Dine at Sobou Part apothecary, part modern saloon, SoBou serves up creative cocktails and Louisiana street-food-inspired small plates designed for sharing. Start with yellow fin tuna cones with basil avocado ice cream or the Andouille sausage and apple beignets followed by wild Gulf fish with curry butter or island braised pork shoulder with a loaded baked sweet potato for a dining experience you won't soon forget.Photo courtesy of New Orleans & Company
Tour the NOMA and its Sculpture Garden The New Orleans Museum of Art with its collection of almost 40,000 objects ranging from French and American art to photography, glass, and African and Japanese works, has been called on of the most notable art museums in the south. What makes this century-old museum even more impressive is its adjacent sculpture garden. The Sydney and Walda Besthoff Sculpture Garden currently occupies roughly five acres of City Park land where pines, magnolias and live oaks mingle with impressive bronze castings and towering stainless steel installations like this 23-foot-tall piece by Korean artist Do Ho Suh.Photo courtesy of The Spotted Cat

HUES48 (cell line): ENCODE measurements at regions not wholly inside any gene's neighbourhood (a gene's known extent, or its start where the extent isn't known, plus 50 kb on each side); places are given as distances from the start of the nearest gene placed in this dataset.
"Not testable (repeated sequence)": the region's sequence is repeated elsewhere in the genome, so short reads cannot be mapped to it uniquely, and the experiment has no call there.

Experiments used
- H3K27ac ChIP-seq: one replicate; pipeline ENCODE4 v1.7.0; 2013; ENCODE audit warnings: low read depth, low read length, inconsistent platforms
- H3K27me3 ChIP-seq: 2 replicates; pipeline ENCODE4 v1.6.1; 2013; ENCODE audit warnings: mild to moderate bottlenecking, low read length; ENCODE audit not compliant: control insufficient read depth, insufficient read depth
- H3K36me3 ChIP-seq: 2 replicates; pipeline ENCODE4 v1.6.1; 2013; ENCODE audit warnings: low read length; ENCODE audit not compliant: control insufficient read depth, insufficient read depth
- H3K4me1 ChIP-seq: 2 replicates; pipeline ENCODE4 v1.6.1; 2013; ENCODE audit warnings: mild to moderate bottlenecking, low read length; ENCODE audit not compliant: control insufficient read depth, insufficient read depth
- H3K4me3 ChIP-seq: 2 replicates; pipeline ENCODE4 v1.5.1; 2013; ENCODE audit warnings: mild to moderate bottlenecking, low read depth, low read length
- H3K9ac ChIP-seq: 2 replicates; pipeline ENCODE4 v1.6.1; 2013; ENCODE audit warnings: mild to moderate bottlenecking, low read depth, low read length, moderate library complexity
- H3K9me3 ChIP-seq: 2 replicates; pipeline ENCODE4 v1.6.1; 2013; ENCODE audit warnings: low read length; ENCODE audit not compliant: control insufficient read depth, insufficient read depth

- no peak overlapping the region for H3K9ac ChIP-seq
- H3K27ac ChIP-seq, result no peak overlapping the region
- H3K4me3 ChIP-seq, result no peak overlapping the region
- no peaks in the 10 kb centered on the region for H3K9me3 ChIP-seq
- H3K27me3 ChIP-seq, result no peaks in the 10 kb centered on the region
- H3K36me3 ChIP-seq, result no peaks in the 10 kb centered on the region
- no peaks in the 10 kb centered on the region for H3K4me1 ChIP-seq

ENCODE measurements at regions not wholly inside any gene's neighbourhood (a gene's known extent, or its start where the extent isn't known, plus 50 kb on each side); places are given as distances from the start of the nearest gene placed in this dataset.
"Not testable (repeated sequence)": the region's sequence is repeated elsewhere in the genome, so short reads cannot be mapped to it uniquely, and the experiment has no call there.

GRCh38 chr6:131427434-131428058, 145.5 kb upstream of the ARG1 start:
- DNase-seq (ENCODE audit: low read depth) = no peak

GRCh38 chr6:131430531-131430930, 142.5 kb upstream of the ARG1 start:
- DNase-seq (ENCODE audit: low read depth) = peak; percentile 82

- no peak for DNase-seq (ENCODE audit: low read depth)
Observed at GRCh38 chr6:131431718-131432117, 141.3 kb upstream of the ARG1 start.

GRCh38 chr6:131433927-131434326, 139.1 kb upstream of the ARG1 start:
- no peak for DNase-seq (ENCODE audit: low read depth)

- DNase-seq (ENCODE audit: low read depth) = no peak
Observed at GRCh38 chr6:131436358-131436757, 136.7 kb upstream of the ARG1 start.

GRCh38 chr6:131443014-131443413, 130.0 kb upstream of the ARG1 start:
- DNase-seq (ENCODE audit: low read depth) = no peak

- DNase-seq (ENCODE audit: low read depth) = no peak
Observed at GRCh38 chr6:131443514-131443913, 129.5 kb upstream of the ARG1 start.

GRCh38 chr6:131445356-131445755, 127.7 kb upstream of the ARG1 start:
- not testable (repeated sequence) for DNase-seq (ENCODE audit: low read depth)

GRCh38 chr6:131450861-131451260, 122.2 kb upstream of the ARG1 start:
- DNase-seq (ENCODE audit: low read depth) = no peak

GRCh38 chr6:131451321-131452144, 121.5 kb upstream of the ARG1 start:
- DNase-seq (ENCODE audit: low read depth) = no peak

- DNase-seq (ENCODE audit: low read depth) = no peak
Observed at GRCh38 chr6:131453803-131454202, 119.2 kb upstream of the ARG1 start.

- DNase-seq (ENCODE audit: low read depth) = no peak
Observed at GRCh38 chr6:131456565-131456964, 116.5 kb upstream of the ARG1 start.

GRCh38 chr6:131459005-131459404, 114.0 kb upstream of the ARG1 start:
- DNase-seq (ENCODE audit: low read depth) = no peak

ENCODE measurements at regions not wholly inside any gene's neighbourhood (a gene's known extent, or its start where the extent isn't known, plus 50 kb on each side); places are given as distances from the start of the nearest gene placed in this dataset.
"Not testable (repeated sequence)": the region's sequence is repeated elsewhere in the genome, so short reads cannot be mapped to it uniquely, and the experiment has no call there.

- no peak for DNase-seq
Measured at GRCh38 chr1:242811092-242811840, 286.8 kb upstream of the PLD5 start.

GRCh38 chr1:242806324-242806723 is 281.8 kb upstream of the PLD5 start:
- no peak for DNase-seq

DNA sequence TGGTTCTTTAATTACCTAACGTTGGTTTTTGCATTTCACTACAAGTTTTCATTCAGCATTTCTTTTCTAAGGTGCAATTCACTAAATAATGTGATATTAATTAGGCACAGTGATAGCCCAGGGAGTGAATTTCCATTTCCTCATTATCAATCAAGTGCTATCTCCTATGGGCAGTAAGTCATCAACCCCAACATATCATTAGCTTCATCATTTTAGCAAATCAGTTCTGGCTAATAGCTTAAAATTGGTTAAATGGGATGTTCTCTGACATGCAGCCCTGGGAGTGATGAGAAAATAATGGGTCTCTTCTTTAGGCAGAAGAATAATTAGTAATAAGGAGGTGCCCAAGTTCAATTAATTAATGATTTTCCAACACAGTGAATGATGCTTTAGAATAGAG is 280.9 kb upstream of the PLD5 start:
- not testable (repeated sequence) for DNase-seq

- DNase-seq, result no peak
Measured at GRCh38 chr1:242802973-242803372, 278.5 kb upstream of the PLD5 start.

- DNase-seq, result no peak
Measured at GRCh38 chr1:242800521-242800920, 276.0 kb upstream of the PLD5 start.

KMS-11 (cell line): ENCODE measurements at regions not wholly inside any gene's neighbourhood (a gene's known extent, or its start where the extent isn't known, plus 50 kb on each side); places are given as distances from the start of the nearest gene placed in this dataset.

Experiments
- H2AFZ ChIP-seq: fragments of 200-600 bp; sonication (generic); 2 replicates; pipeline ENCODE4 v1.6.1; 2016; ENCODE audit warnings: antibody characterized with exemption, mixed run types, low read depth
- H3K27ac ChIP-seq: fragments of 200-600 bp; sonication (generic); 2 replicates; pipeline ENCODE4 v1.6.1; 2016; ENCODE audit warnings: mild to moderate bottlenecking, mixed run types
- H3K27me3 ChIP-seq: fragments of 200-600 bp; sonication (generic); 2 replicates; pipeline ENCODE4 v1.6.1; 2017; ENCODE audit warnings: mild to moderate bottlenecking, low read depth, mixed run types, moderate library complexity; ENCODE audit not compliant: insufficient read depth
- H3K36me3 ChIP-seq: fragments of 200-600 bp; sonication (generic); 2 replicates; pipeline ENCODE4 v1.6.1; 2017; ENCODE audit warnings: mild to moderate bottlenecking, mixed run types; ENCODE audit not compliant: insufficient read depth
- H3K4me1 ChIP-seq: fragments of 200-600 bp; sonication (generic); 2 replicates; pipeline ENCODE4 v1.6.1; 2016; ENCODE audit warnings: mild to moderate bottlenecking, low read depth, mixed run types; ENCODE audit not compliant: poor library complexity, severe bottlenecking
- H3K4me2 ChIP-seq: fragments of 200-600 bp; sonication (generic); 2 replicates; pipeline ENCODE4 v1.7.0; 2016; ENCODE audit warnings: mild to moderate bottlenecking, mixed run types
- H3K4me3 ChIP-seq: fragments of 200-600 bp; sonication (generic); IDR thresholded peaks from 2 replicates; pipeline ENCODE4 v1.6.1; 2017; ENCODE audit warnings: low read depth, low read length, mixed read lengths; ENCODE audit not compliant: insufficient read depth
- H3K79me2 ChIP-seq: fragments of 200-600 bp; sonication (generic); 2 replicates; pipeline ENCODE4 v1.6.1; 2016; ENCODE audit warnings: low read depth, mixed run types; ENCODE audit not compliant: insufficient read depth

Catch a jazz show at The Spotted Cat Music Club Frenchman Street is home to some of the best live music in the world and The Spotted Cat is a favourite venue of locals and visitors alike. Inside the atmosphere is intimate yet lively. Squeeze into a spot at the bar or join the resident swing dancers twirling in front of the tiny stage.